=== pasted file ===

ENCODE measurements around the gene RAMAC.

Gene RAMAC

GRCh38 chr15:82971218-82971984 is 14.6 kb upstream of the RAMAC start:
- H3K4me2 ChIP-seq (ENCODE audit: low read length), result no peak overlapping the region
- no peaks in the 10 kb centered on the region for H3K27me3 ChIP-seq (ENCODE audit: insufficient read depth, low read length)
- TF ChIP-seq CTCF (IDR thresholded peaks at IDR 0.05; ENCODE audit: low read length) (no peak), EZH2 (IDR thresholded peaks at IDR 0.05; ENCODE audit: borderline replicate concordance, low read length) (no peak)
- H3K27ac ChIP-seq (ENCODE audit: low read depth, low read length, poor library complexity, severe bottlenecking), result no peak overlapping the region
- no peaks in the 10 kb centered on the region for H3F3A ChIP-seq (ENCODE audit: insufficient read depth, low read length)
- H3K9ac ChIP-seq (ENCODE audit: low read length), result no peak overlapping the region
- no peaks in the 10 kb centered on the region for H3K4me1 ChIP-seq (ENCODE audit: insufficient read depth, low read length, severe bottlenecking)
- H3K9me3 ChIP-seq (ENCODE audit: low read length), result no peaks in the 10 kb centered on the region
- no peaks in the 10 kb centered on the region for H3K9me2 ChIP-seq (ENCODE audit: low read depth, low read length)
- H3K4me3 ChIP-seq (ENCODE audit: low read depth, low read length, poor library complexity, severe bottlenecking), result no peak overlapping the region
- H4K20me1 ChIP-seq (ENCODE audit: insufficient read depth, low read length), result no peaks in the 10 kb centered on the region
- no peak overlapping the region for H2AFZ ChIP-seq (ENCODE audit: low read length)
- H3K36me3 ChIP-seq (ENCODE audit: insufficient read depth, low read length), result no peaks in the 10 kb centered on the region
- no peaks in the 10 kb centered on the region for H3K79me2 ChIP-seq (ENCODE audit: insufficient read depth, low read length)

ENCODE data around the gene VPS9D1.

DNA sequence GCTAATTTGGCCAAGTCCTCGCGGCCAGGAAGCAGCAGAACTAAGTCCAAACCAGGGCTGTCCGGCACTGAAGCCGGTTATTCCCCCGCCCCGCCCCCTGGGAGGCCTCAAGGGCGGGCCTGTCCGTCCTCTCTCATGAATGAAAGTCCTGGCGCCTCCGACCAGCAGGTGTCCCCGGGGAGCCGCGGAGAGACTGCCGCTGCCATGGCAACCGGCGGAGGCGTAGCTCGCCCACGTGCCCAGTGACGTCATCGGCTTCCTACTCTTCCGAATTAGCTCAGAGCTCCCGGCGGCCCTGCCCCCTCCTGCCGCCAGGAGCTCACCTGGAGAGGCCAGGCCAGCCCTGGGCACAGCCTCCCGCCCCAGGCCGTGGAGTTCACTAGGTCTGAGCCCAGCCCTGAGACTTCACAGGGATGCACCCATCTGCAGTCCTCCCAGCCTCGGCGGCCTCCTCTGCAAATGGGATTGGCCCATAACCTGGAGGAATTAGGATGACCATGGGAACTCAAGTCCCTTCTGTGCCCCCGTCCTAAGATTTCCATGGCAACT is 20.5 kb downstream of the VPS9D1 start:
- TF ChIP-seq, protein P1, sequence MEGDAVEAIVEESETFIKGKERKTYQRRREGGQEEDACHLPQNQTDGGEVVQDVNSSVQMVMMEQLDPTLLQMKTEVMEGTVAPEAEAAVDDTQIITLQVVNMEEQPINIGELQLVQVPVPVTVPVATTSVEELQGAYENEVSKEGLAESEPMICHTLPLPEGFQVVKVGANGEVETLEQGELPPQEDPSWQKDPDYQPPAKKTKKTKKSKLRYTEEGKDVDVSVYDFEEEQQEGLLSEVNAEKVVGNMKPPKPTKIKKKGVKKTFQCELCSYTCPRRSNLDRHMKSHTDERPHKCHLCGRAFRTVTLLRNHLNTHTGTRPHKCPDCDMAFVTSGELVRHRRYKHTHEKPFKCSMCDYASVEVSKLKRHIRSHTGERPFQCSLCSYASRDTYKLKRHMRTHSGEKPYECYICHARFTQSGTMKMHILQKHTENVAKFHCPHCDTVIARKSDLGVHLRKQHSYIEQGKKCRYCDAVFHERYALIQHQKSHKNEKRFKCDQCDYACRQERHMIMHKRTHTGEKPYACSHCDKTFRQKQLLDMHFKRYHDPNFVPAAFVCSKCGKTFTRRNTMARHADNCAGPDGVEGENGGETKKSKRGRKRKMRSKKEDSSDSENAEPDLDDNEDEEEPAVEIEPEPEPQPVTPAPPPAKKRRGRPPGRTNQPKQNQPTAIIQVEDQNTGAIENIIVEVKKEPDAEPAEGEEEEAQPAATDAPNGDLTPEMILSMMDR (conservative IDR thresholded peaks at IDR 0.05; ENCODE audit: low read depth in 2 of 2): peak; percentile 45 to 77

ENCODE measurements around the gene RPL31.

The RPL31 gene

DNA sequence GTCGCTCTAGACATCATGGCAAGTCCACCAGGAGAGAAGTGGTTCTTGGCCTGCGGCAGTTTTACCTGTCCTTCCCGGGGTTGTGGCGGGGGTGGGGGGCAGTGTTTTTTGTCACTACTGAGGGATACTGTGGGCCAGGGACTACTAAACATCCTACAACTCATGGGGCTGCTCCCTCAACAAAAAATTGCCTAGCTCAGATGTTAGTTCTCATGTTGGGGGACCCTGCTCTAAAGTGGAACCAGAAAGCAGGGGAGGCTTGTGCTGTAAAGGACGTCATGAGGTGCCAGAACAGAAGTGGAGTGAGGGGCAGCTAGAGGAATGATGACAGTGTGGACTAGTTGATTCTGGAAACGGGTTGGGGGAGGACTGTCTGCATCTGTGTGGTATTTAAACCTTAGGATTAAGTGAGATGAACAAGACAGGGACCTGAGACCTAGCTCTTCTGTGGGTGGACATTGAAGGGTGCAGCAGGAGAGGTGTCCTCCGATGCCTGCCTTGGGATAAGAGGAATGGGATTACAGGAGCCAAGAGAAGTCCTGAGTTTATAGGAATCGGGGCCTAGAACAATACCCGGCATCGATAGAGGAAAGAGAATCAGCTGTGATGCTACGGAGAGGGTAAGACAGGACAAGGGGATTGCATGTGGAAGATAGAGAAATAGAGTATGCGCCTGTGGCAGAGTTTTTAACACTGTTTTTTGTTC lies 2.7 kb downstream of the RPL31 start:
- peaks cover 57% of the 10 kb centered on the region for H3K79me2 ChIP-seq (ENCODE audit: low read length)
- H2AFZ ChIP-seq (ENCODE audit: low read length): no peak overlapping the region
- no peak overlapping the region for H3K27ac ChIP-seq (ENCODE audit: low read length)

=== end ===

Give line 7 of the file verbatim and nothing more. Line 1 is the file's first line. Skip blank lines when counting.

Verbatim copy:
- H3K27ac ChIP-seq (ENCODE audit: low read depth, low read length, poor library complexity, severe bottlenecking), result no peak overlapping the region